Collected words from talks of Swami Tirtha


(continues from the previous Friday)


So, “Shivananda Sena said: “Today You have accepted me as Your servant and have properly punished me for my offense. My dear Lord, Your chastising me is Your causeless mercy. Who within the three worlds can understand Your real character? The dust of Your lotus feet is not attainable even by Lord Brahma, yet Your lotus feet have touched my wretched body. Today my birth, my family and my activities have all become successful. Today I have achieved the fulfillment of religious principles, economic development, satisfaction of the senses and ultimately devotional service to Lord Krishna.” When Lord Nityananda heard this, He was very happy. He rose and embraced Shivananda Sena in great love. Being very much pleased by Nityananda Prabhu’s behavior, Shivananda Sena began to arrange residential quarters for all the vaishnavas, headed by Advaita Acarya. One of Sri Nityananda Prabhu’s characteristics is His contradictory nature. When He becomes angry and kicks someone, it is actually for his benefit.”[1]

So, I think, again this part of the story is enough for today. Because this is a topic for discussion and meditation. Many times we are obsessed to analyze the behavior of others, although our first business is to analyze ourselves or our behavior. If somebody acts in a very unusual way, it is his business. Your business is what reaction, what feedback you give. Because in one way, up to a certain limit, we should see that whatever happens to us, these are the fruits of our previous actions. Even if you feel a little misused. But of course if it goes beyond a limit, then you should use your brain whether it is beneficial for you to tolerate that, or it is beneficial for the other to dominate in such a way. And if after due consideration you come to the conclusion that ‘maybe not’, then stop this practice.

There are different ways to stop a bad practice. Let’s say someone is torturing you, how can you stop him? You come boxing and you knock him out? It sounds a little violent. The other solution is that you run away. Well, it is not brave enough. If there is a fight, you have basically two parts of your body that you can use – your legs and your hands. The hands we use for fighting, and the legs we use for running. So, if a kshatriya uses his legs instead of his arms, then he is a coward, but if a brahmin uses his arms instead of his legs, he is stupid. It’s approved for a brahmin to run away, no problem for him, but for a kshatriya it’s not nice if he renounces the job. Just like in the case of Arjuna – Arjuna was a fighter, he had to fight for the divine cause. He was not allowed to run away. But actually he was not fighting against the others, but he was fighting for some higher goal. This should be the principle – we are not fighting with someone, we are not fighting against something, but fighting for something. So, the dilemma of Arjuna was resolved in such a way that “You don’t have to fight against them, but do what I tell you; fight for something, fight for the truth”.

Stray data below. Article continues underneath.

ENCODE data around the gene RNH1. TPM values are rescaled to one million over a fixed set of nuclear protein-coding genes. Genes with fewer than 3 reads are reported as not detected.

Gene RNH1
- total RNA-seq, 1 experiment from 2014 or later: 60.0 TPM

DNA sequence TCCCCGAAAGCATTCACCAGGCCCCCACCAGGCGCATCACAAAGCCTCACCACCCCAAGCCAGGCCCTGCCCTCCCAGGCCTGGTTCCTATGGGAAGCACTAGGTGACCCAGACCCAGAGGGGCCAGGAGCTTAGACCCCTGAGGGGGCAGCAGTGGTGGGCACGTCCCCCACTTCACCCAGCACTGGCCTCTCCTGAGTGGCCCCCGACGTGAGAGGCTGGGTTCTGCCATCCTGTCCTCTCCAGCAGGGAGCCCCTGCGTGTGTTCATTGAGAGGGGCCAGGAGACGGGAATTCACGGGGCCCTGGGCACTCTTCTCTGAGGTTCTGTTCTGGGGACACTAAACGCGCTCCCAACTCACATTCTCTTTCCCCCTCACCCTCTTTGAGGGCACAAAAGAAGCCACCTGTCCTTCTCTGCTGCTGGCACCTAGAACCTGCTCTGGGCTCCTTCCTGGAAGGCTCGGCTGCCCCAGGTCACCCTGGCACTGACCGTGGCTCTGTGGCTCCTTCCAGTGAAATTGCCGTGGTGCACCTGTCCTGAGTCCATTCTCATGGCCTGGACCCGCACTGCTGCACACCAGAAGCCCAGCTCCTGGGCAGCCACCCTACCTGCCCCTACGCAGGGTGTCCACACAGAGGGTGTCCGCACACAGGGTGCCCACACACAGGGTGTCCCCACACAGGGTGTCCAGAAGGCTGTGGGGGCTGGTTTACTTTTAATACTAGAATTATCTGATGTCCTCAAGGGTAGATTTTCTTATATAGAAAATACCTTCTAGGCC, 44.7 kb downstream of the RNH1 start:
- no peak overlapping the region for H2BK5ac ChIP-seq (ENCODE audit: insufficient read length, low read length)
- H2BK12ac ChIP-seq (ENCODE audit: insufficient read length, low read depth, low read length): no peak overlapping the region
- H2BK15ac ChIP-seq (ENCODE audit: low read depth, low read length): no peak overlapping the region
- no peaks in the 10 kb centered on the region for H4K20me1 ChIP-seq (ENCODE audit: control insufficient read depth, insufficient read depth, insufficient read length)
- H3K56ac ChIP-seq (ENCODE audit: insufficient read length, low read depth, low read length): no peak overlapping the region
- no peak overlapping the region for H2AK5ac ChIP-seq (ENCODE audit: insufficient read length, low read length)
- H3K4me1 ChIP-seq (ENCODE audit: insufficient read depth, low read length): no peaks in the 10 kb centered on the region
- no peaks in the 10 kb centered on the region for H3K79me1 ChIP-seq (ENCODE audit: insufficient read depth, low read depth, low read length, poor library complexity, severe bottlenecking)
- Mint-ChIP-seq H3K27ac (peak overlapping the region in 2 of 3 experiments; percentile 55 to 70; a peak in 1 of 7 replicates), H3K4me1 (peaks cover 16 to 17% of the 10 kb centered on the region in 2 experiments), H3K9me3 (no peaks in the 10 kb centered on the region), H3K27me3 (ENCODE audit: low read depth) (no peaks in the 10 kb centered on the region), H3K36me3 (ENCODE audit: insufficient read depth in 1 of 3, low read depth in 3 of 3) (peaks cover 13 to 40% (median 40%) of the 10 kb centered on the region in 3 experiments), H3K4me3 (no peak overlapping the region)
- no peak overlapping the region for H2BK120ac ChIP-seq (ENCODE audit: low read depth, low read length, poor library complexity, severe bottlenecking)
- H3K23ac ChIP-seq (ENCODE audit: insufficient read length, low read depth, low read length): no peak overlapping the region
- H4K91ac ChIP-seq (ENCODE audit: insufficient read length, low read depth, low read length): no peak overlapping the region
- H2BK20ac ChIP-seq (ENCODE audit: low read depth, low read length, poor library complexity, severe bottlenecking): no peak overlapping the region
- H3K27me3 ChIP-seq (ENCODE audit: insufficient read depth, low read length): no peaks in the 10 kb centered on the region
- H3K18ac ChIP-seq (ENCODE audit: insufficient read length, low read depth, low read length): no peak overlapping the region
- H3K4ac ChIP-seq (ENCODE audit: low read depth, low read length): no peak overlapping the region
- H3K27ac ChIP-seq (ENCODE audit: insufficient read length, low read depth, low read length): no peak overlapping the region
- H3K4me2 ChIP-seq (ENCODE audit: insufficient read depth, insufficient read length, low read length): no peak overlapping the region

But there are other ways also to resolve a conflict, it’s not only fighting, or running away. For example, you can start glorifying the other person, who is attacking you. If somebody is attacking you with harsh words, you can say: ‘Oh, prabhu, your expressions are like flower offering at the lotus feet of our Lord. Today by your blessings I can achieve perfection.’ And if this guy is just a little bit a vaishnava, he will immediately come to his senses. ‘You are so great, you are so nice, you are so well behaved.’ If you get this message, you have to act accordingly. But if it doesn’t work, then you can use a second method – to divert his attention: ‘All right, prabhudji, let’s take some prasadam.’ Usually it works. Because especially husbands – this is a little piece of advice for the wives – when he comes back home and the prasadam is not ready, don’t start with the bills! First prasadam, then the bad news! Then he can tolerate, otherwise he is like a raging bull. So, divert the attention, this is the second method. The third – if you start to bribe him. That means you give something much better, then he is stopping the fighting. And only the fourth way is to use violence – to strike back. So, to resolve any conflicts, these are the ways. Start to glorify, try to convince, bribe, divert the attention; and ultimately if there is no other solution, then you can strike back.

From this you can see that this training process is going on for a millennium. This human form of life means that there is action-reaction, there is fight, there are conflicts. So, if you have conflicts in your life, there is nothing new under the sun. But if you can give adequate answer – this is something new. Therefore we read the stories of the ancient times – how people behaved before, because it helps us to behave nicely today. If you take only the cursing and the kicking side from this story, for example, then you misread the story. Your business is not to kick the others – in your family, in your ashram, in your sanga – but to serve them, to tolerate the shortcomings and to help the beauty of each and every devotee to be manifested fully. Because dedication is very precious and in the light of devotion, dedication, even the mistakes are turned in a magic way into ornaments. This is what I have learned from my master. And although I could not put it into practice, still I have to deliver this message to you.


[1] Chaitanya Charitamrita, Antya lila, 12.26-33

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